Lapland Northern Lights Chasing: Tips & Tricks

It was our dream to see the northern lights one day. Moving to Northern Europe made this desire happen very quickly. A decade passed, and we cannot anymore count how many times we adored lady Aurora in Lapland. Although you definitely need some luck, as the solar activity cannot be controlled, there are a lot of other things you can actually choose to increase the possibility of watching the Lapland northern lights whether you head to Norway, Sweden, or Finland.

In this post, we would like to share our best tips on how to see the Northern Lights in Lapland. This will include general guidelines, our insider tips, and a couple of cool places actually to travel to to maximize your chances.

This post may contain affiliate links, which means we may receive a commission, at no extra cost to you, if you make a purchase through a link. Please see our full disclosure for further information.

What Does Aurora Mean?

Aurora Borealis meaning is Northern Lights

The meaning of Aurora is dawn, and it comes from Latin. However, when you hear Aurora Borealis, it refers to the Northern Lights (Polar Lights). Aurora Australis is the southern lights, a.k.a. the light phenomenon in the southern hemisphere.

What Color Are the Northern Lights?

The northern lights are usually green.

Green is the most common color you will see, alongside white ones, when the activity is not so strong. A couple of times a year, the northern lights’ color is pink or violet and even more rarely yellowish.

So the color you may see are green, violet (and similar hues), yellow and blue. We have never seen anything blue during the last decade, though, so it really is rare.

Where to See the Northern Lights?

What are the best places to see the northern lights? There are plenty of. Everywhere in the Arctic, you have pretty good chances, and luckily, Lapland is mostly in the Arctic. You can see the aurora borealis in all three (or four) countries of Lapland: Finland, Sweden, Norway, and Russia. Besides these Eurasian countries, other places above the Arctic circle are suitable destinations, so Alaska and the northern territories of Canada are great options. But let’s get into more details.

How to See the Northern Lights?

What do you need in order to successfully spot this amazing light phenomena? Let’s check it out!

Solar Activity

The Northern Lights are shaped from solar particles hitting the Earth’s atmosphere, so to see the light phenomena, the solar activity needs to be suitable for it.

There are several forecast sites as physicists predict the sun’s activity in advance. Of course, they aren’t 100% correct but gives good prediction at least 3-4 day ahead.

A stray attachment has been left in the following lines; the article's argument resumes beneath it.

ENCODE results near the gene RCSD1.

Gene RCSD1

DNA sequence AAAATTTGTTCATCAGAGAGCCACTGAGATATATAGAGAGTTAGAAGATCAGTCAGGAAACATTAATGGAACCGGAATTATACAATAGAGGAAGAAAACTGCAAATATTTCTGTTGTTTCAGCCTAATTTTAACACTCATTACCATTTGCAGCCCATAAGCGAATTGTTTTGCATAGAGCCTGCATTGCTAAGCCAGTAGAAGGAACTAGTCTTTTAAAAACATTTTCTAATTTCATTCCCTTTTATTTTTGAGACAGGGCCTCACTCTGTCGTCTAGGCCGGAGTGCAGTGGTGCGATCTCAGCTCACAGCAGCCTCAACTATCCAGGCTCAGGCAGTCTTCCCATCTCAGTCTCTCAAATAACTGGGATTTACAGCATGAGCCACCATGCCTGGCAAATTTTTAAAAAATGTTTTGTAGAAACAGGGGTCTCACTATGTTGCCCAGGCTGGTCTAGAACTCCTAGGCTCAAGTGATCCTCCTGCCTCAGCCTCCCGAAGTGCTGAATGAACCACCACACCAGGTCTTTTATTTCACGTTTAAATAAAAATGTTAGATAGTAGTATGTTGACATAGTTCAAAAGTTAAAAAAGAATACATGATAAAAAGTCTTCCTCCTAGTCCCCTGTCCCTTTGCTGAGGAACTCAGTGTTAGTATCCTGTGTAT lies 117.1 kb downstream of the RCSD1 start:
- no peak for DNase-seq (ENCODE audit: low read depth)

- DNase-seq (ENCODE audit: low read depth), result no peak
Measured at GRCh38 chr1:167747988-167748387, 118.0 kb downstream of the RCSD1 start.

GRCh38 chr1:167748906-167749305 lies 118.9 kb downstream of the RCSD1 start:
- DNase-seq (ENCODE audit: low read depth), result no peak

Clear Sky

Even though the solar activity is top notch, the sky can be covered by thick clouds and you won’t see anything. So another important factor is the clear sky, which can vary a lot even locally.


Last but not least, you need darkness. It means that you need night time – or at least close to sunset or sunrise – to be able to physically see them. They are dancing during the day too, but the sunlight makes the sky too bright to notice them.

Which is the best month to see the northern lights?

The best months to see the northern lights are from September to April.

When is it dark enough to see the northern lights? – you wonder. One of the specialties of the Arctic is the nigthless nights in summer. This means, there is no night time throughout the summer months, so there is zero chance to see the Aurora.

The first, very short nights start around August, but depending on how north you are, it is still usually too bright to see the polar lights. You should plan your northern lights trip between September and March. April is again getting too bright and the nights are getting very short.

If I were you, I would choose either late September, when the weather is still pleasantly warm (understood not yet freezing) or January and February, when the landscape is covered with snow.

Don’t worry if you are tied to the holidays, that is another great time to spot them as basically there is darkness all ‘day’. The only downside of that period is the higher accommodation prices.

Can You See the Northern Light on Your Own?

Of course, it is possible to go on a northern lights hunt individually, without a tour. However, we often recommend to take part in a tour to maximize your chances (unless the activity is really huge, then you will see them from the street as well).

Guides as well as locals know the best places to go as you need clear view towards to northern horizon as majority of the lights appear there. The local guide can also help to go to a location which is not covered by clouds. And last but not least, they can drive in wintery, snowy, icy roads, and watch out for wildlife like reindeer and moose with much bigger confidence than you.

Another option is to stay in a cozy glass cabin and watch the sky from there. Here are some of our favorite northern lights igloos and cabins across Lapland.

Where to See the Northern Lights?

Finland Northern Lights

Finnish Lapland is a vast area. The most popular places to go for northern lights chasing are Rovaniemi, Levi and Ylläs region, and Saariselkä and Inari. However, any destination in Lapland is a good place to see them. We would recommend choosing the location based on other activities (like skiing in Levi or Yllas, or meeting with the real Santa in Rovaniemi) you want to do.

Sweden Northern Lights

In Swedish Lapland the most popular locations are Kiruna and Lulea.

Norway Northern Lights

Norway has also numerous spectacular spots to see the northern lights. This list is not full, but just to have an idea where you may head to: Lofoten, Senja, Alta, Bodo, Hammerfest, Nordkapp, Kirkenes.

Northern Lights Tours

In the following link, you can browse among cheaper northern lights tours.